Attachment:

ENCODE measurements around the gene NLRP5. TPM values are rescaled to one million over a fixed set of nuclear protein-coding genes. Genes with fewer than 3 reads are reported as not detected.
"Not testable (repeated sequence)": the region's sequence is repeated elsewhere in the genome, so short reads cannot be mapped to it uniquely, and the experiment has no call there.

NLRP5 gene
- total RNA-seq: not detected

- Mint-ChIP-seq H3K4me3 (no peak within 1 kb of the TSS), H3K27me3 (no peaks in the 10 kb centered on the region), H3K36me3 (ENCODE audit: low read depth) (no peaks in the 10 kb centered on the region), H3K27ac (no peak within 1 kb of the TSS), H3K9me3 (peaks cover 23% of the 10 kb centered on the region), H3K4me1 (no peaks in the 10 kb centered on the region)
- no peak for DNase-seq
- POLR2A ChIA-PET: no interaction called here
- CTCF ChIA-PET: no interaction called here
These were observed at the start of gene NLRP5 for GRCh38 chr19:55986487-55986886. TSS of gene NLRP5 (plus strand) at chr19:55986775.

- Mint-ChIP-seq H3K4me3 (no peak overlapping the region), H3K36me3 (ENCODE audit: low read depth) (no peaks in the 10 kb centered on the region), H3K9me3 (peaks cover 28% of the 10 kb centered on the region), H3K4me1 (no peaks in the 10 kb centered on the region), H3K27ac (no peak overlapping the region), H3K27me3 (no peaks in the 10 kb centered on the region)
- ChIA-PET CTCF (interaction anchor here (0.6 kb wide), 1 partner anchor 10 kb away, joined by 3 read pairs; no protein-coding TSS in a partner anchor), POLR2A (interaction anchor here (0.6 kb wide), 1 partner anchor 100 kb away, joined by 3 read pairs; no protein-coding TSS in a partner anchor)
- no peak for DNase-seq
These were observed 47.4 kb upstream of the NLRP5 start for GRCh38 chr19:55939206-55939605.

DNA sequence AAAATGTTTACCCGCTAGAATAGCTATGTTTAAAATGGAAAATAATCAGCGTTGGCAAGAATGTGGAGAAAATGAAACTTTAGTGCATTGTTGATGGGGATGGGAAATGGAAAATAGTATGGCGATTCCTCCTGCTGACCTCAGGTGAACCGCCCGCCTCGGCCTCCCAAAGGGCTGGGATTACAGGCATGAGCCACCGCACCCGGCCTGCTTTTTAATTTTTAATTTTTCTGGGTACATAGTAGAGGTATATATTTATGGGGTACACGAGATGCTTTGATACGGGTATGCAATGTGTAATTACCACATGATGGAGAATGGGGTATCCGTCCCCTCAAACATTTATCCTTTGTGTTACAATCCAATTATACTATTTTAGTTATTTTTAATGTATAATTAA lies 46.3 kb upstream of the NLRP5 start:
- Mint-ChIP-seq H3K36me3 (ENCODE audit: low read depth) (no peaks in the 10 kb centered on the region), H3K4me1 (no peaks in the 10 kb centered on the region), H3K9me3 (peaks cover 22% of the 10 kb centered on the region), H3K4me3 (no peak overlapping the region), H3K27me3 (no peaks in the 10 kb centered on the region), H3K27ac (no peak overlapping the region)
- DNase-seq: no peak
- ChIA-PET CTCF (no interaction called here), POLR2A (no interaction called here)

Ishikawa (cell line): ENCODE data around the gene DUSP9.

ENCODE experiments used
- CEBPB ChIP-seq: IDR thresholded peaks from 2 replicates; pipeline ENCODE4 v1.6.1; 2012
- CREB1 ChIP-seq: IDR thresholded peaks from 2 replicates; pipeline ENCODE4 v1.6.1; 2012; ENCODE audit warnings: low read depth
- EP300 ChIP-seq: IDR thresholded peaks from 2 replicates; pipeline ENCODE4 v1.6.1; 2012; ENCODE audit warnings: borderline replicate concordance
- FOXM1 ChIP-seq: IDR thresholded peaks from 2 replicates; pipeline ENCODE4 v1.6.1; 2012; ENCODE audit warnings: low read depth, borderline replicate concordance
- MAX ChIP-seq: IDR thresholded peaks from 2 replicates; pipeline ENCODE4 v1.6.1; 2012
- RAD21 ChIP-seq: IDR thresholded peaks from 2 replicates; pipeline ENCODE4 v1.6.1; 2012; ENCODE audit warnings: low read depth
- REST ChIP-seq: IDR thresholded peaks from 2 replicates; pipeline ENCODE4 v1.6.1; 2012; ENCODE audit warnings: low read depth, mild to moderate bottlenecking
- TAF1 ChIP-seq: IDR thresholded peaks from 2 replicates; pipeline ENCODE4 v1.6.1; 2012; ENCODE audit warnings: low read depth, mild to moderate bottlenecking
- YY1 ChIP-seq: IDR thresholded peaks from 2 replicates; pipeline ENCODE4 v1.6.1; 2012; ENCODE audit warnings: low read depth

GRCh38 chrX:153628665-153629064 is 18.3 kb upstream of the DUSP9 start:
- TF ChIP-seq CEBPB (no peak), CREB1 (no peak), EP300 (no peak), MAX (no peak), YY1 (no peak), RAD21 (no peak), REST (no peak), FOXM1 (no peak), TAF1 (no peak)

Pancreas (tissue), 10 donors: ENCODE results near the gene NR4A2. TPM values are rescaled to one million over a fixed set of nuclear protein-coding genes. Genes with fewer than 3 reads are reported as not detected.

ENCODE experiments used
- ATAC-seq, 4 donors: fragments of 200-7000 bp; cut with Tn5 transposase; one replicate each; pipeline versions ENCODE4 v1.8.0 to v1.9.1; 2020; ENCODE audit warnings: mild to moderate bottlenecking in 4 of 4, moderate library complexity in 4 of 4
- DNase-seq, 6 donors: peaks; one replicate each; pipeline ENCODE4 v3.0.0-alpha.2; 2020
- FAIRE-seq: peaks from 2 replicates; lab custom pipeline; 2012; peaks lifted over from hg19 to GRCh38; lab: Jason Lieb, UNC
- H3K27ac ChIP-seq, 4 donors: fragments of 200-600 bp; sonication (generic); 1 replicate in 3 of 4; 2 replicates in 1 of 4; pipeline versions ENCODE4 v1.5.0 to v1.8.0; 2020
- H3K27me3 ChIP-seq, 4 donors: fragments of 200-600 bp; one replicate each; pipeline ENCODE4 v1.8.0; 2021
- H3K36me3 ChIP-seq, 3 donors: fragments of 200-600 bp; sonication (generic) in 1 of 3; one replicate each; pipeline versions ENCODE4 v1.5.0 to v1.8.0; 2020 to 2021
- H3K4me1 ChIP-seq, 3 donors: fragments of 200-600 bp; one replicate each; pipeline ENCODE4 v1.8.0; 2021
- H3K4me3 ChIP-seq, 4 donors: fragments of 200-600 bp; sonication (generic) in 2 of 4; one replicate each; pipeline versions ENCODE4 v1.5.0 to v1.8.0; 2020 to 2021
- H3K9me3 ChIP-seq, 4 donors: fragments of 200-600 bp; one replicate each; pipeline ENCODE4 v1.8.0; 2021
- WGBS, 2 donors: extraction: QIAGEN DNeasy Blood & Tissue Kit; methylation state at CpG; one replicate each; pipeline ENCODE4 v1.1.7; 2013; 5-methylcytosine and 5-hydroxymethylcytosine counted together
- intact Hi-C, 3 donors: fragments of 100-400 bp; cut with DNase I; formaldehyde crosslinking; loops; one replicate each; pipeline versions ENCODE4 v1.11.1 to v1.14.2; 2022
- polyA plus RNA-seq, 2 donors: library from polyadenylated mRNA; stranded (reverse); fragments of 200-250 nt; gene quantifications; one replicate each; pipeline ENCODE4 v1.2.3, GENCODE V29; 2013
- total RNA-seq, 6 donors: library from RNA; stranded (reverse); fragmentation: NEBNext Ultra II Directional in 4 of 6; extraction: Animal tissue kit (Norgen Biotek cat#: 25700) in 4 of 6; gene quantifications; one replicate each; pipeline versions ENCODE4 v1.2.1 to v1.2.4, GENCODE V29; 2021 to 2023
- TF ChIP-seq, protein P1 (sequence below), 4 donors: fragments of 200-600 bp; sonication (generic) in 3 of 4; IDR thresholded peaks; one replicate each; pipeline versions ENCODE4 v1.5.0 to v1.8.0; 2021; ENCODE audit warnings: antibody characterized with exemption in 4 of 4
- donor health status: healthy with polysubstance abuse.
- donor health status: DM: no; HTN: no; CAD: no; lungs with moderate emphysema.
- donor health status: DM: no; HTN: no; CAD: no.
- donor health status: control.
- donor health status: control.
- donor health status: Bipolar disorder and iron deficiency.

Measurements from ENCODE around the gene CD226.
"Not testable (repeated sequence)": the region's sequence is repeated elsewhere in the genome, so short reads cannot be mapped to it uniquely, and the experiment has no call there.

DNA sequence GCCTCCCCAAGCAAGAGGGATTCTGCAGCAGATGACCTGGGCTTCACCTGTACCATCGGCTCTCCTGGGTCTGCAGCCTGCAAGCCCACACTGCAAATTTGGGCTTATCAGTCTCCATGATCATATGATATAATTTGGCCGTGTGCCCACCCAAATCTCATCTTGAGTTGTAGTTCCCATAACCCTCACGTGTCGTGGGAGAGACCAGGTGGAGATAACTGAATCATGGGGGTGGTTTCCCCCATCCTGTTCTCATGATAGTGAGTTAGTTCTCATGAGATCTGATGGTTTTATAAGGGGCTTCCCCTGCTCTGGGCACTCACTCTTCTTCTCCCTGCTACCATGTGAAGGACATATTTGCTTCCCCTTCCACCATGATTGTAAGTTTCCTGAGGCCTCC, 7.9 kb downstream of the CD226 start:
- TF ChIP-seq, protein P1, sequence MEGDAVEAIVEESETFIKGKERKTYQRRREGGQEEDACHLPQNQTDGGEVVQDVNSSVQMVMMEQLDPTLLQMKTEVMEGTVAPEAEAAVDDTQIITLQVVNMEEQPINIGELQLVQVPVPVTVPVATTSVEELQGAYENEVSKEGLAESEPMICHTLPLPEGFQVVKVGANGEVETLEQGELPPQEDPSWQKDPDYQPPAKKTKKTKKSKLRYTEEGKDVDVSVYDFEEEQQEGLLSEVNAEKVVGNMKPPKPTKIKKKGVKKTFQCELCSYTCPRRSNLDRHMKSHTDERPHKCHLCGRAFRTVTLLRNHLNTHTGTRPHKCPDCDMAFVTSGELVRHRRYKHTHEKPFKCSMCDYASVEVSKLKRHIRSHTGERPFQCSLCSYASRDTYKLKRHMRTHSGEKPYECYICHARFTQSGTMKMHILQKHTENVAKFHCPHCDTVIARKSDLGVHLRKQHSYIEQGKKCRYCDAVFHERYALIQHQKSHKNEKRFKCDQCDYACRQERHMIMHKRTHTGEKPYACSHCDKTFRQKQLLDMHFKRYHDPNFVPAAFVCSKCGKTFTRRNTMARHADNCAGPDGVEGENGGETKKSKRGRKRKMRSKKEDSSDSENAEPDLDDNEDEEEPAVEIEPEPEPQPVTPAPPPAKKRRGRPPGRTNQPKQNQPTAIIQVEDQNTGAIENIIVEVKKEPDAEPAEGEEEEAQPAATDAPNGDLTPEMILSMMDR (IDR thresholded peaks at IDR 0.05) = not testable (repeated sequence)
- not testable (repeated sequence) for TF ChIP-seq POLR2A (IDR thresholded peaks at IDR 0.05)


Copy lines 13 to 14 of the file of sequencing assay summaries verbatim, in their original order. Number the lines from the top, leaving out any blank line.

These were observed 47.4 kb upstream of the NLRP5 start for GRCh38 chr19:55939206-55939605.

DNA sequence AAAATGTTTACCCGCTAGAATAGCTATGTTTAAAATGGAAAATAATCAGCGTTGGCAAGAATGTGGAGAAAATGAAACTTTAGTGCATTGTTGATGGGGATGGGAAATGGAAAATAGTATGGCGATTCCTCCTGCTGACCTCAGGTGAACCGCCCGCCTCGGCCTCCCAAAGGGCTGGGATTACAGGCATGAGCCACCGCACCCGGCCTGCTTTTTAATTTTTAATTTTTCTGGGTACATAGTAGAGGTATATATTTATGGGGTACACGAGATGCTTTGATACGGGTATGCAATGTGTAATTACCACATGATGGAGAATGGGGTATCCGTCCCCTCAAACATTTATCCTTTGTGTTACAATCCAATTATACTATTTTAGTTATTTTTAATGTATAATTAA lies 46.3 kb upstream of the NLRP5 start: